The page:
The lower-fat diet felt familiar to the women in the Komen study, some of whom had been on the similar Weight Watchers diet. At first, though, the largely vegetarian PBOO diet seemed daunting, Flynn says. While vegetables were unlimited, fruits were rationed to three servings a day because the literature does not indicate that they have as substantial health benefits as vegetables do, Flynn says. Her diet allowed just six ounces of poultry and eight ounces of seafood a week, and no red meat. For the first two weeks of the diet, she encouraged participants to avoid even fish and chicken. Instead, the diet prescribed a combination of vegetables, legumes and grains, especially whole grains—and those daily three tablespoons of olive oil.
Flynn provided instructions and prepared meal plans and recipes for both diets. She and her assistant met with the women for weigh-ins, and their measurements and blood work were taken at the start and at the end of each eight-week diet. Women who couldn't stick with the diet plans were dropped from the study, as were those who had to change their lipid-reducing medications. Twenty-eight of the original forty-four women completed the sixteen-week study.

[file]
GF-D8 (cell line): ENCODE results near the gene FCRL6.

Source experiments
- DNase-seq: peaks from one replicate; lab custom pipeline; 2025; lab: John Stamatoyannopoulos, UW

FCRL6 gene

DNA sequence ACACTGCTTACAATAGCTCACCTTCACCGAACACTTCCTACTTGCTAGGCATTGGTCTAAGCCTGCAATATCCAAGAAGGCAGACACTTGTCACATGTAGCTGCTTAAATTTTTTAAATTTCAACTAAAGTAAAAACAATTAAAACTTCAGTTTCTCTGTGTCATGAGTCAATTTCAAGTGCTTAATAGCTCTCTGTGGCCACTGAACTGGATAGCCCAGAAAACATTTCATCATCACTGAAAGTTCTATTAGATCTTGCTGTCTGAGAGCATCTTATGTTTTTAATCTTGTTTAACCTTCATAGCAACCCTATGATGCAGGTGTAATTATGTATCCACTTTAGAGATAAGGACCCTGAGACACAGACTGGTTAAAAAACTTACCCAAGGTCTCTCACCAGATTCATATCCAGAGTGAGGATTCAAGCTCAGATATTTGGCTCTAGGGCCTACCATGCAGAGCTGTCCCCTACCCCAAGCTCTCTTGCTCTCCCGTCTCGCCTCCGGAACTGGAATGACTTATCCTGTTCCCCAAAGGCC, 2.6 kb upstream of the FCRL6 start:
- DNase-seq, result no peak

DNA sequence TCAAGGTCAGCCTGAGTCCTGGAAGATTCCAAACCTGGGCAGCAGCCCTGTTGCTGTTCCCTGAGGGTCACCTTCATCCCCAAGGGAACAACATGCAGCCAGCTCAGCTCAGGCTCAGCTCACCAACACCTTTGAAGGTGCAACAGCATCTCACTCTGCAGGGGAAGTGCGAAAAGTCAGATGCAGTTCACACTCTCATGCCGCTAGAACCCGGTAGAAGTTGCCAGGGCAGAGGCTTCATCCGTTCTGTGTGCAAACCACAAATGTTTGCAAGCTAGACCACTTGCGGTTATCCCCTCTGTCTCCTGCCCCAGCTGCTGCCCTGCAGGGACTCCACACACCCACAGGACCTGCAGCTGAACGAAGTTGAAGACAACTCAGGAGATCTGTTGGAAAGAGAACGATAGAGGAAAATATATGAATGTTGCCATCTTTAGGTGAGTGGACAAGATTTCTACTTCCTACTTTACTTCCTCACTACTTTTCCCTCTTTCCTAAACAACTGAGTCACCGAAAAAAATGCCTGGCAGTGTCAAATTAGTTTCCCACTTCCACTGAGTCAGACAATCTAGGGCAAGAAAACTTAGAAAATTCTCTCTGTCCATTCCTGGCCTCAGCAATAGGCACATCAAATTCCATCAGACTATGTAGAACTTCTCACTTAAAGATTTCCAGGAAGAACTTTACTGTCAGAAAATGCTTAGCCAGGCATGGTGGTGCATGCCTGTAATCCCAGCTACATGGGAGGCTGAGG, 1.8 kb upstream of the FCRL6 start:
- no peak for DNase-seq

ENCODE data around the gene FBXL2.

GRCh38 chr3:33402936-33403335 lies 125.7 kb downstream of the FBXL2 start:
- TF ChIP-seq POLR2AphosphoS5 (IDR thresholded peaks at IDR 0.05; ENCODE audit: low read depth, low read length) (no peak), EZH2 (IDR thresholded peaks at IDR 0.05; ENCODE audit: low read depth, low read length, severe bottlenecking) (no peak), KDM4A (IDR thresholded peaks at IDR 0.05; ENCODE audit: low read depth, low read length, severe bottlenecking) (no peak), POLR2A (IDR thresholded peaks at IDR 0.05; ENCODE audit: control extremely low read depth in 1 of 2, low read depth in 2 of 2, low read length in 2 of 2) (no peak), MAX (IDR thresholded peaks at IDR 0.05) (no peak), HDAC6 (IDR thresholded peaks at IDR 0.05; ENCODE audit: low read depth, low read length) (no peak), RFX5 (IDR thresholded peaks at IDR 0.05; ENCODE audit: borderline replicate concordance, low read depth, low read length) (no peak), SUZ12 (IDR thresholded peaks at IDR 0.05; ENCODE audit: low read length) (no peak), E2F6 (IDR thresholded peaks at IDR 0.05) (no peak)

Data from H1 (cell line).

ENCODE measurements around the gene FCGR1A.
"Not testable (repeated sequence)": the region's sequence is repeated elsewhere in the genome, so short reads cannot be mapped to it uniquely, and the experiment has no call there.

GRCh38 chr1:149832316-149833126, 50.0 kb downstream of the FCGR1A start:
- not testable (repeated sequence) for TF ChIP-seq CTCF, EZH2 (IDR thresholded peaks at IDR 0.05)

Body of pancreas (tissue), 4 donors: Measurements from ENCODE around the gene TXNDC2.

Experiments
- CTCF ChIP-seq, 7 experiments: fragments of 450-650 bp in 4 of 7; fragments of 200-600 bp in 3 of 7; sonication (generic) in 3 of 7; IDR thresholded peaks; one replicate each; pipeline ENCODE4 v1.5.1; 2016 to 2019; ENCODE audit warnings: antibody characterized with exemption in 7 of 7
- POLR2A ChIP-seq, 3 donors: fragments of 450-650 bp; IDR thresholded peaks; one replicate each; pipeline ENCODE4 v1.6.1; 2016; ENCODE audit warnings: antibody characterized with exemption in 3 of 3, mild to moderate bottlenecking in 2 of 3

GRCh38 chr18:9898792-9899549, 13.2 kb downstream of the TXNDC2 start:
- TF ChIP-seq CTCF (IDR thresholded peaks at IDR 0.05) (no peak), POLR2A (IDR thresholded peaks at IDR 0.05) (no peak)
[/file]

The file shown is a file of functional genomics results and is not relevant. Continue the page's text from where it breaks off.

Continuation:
The great advantage to Flynn's diet is that it tastes better than many low-fat diets. Most of the women in her study found the olive oil diet more filling and more enjoyable.
"I grew up in a meat-and-potatoes family, and I'm not a great cook," says Ellen Kasle, a Providence real estate agent who remains cancer free five years after the study. At first, Kasle admits, when she made Flynn's recipes for tuna and white bean salad, or whole-wheat pasta with vegetables, she was skeptical. "But," she says, "my husband would try what I'd made and say, 'This is delicious!'" She jokes that she was miffed when he lost weight faster than she did. After eight weeks on the diet, Kasle says, "I loved it. There was no red meat, almost no fat other than olive oil. I started using more whole grains, buying whole-wheat pasta. I felt really good. Then it was time to switch. The [NCI] diet had meat, and more dairy. I really did not enjoy it. I just didn't feel as good on it." After her eight weeks on the NCI diet, Kasle says she went back to the olive oil diet for the remaining six months of the study, and, she says, "I haven't turned back." For her, the olive oil diet has become a way of life.